Episode 361 Andrea Vallely Finding Strength Through Transformation & Self Belief Transcript

This transcript is from episode 361 with guest Andrea Vallely.

Scott DeLuzio: [00:00:00] Thanks for tuning in to the Drive On Podcast where we are focused on giving hope and strength to the entire military community. Whether you’re a veteran, active duty, guard, reserve, or a family member, this podcast will share inspirational stories and resources that are useful to you. I’m your host, Scott DeLuzio, and now let’s get on with the show.

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Hey everybody. Welcome back to Drive On. I’m your host, Scott DeLuzio. And today, my guest is Andrea Vallely.

Uh, Andrea is here to share her powerful message that no matter what experiences you’ve had, that you’re not broken. Um, so let’s talk about the, [00:02:00] the wisdom and the insights that, that she’s going to bring to help navigate towards this better health and wellbeing, this better state of mind here. So, uh, before we get into that, I want to welcome you to the show, uh, first.

So, uh, welcome to the show, Andrea. I’m really glad to have you here.

Andrea Vallely: Thanks. I’m so happy to be here. This is a pleasure and an honor. Thanks for having me.

Scott DeLuzio: Yeah, you bet. Um, for the folks who aren’t familiar with you and your background and stuff, can you tell us a little bit about yourself?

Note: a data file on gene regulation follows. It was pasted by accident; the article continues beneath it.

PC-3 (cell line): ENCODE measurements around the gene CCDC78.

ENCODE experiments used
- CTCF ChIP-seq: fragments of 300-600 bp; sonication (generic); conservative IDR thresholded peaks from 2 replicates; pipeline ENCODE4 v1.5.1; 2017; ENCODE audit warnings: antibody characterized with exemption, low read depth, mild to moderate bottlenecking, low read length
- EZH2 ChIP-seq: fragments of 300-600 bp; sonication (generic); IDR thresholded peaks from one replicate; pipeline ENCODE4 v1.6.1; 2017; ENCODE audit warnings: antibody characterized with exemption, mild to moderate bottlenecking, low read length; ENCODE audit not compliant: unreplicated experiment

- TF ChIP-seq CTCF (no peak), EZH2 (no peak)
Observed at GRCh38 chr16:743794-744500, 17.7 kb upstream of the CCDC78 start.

Andrea Vallely: I am a, uh, well, my initial training is as a happiness coach. I call myself a transformational coach now. Um, because the idea is that if you are looking to make a change in your life, wouldn’t it be cool to transform? We all have the ability to be the most. The healthiest version of ourself, the most empowered version of ourself.

So that to me looks like transformation. So that’s, that’s what I do. Um, and I get to do it for teens. I get to do it with businesses. I get to do it with anybody [00:03:00] that is looking to make a shift in their life.

Scott DeLuzio: One of the things I think that drew me to you and your message and the stuff that you are talking about here is that message that I mentioned just a second ago that no matter what experiences people have had that they’re not broken and there’s there is a transformation that occurs especially when people experience things that are harsh, they’re traumatic maybe, they’re they’re difficult situations and Uh, they, there is a transformation that occurs and, uh, depending on how you are perceiving what had happened, um, it could be a negative, it could be a positive transformation.

Um, it all is what you make of it, I suppose, right? And so, I’m sure we’ll get more into that in, in a bit here, but I, I wanted to at least mention that, uh, real quick here [00:04:00] to, uh, just kind of get the ball rolling about what it is that we are, uh, going to be, going to be chatting about here. So, um, can you share a little bit about your, your personal journey and, Any of the experiences that you’ve, uh, gone through that led to this understanding, uh, that, that you, no matter what you’ve gone through, you’re, you’re not a broken person.